The Annals of Statistics

Mathematical Statistics in the Early States

Stephen M. Stigler

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Abstract

The history of mathematical statistics in the United States prior to 1885 is reviewed, with emphasis upon the works of Robert Adrain, Benjamin and Charles Peirce, Simon Newcomb, and Erastus De Forest. While the period before 1850 produced little of substance, the years from 1850 to 1885 saw such innovations as an outlier rejection procedure, randomized design of experiments, elicitation of personal probabilities, kernel estimation of density functions, an anticipation of sufficiency, a runs test for fit, a Monte Carlo study, optimal linear smoothing, and the fitting of gamma distributions by the method of moments. Reasons for the rapid acceleration in the growth of the field are explored.

Article information

Source
Ann. Statist. Volume 6, Number 2 (1978), 239-265.

Dates
First available in Project Euclid: 12 April 2007

Permanent link to this document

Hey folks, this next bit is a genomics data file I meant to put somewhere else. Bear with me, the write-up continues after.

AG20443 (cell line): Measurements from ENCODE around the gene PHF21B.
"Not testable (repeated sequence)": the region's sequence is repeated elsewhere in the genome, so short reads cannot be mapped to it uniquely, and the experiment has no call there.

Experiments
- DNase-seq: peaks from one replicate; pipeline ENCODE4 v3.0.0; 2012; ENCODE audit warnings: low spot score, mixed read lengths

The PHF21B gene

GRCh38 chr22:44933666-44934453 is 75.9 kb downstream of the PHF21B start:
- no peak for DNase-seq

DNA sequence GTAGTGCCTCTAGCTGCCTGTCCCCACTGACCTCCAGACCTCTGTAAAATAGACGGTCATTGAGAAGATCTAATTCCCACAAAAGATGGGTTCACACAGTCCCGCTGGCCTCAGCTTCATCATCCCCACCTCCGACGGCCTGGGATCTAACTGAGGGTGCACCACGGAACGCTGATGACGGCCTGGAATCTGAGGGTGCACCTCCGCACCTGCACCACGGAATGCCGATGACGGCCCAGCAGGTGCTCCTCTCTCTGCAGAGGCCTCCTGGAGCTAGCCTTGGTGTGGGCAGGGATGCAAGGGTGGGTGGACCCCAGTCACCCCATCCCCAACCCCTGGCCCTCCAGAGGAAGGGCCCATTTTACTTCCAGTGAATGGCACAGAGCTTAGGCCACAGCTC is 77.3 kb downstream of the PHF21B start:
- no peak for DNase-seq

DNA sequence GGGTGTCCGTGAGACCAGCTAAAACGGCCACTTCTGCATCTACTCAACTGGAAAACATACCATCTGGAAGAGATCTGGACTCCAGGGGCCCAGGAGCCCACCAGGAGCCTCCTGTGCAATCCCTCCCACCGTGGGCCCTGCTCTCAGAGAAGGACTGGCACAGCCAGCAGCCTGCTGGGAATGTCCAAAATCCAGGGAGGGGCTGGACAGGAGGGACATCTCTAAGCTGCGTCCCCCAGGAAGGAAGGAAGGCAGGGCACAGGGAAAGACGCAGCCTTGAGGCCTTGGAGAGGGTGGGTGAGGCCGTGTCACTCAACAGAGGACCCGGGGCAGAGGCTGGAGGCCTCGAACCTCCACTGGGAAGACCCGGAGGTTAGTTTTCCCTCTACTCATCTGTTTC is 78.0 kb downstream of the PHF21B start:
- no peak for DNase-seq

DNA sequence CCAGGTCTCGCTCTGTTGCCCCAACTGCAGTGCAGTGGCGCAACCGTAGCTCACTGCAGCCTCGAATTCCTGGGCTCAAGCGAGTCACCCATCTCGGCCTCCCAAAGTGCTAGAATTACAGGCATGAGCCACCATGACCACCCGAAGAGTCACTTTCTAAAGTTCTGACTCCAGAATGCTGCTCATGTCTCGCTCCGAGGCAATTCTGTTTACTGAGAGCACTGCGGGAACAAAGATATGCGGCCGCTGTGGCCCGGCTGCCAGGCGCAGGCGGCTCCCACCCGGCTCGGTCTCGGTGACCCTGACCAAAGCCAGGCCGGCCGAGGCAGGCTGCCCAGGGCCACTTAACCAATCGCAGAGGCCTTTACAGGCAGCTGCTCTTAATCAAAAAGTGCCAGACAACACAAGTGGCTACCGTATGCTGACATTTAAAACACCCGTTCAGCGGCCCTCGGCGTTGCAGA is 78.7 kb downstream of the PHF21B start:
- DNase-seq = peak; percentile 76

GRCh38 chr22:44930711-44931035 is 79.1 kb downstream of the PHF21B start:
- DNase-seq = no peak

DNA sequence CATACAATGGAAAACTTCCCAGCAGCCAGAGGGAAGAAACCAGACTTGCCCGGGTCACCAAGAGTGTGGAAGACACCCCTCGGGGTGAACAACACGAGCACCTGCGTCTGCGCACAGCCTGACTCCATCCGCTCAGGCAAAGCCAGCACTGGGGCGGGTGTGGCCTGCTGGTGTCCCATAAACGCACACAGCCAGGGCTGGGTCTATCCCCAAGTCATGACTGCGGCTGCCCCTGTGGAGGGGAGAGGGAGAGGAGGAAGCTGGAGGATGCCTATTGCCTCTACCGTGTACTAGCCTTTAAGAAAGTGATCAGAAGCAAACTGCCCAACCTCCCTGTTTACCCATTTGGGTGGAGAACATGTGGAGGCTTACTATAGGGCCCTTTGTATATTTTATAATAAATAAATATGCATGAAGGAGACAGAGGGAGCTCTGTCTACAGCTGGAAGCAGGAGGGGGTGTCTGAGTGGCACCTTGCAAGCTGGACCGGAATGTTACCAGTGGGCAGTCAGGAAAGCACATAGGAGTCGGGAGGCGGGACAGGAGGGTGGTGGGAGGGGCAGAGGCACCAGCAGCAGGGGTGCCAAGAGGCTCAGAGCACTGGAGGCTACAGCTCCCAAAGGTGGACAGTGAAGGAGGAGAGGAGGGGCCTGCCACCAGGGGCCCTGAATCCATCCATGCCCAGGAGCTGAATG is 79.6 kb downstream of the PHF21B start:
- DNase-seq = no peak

http://projecteuclid.org/euclid.aos/1176344123

JSTOR
links.jstor.org

Digital Object Identifier
doi:10.1214/aos/1176344123

Mathematical Reviews number (MathSciNet)
MR483118

Zentralblatt MATH identifier
0373.62001

Subjects
Primary: 01A55: 19th century

Keywords
62-03 History of statistics randomization density estimation sufficiency runs test Monte Carlo gamma distribution smoothing

Citation

Stigler, Stephen M. Mathematical Statistics in the Early States. The Annals of Statistics 6 (1978), no. 2, 239--265. doi:10.1214/aos/1176344123. http://projecteuclid.org/euclid.aos/1176344123.


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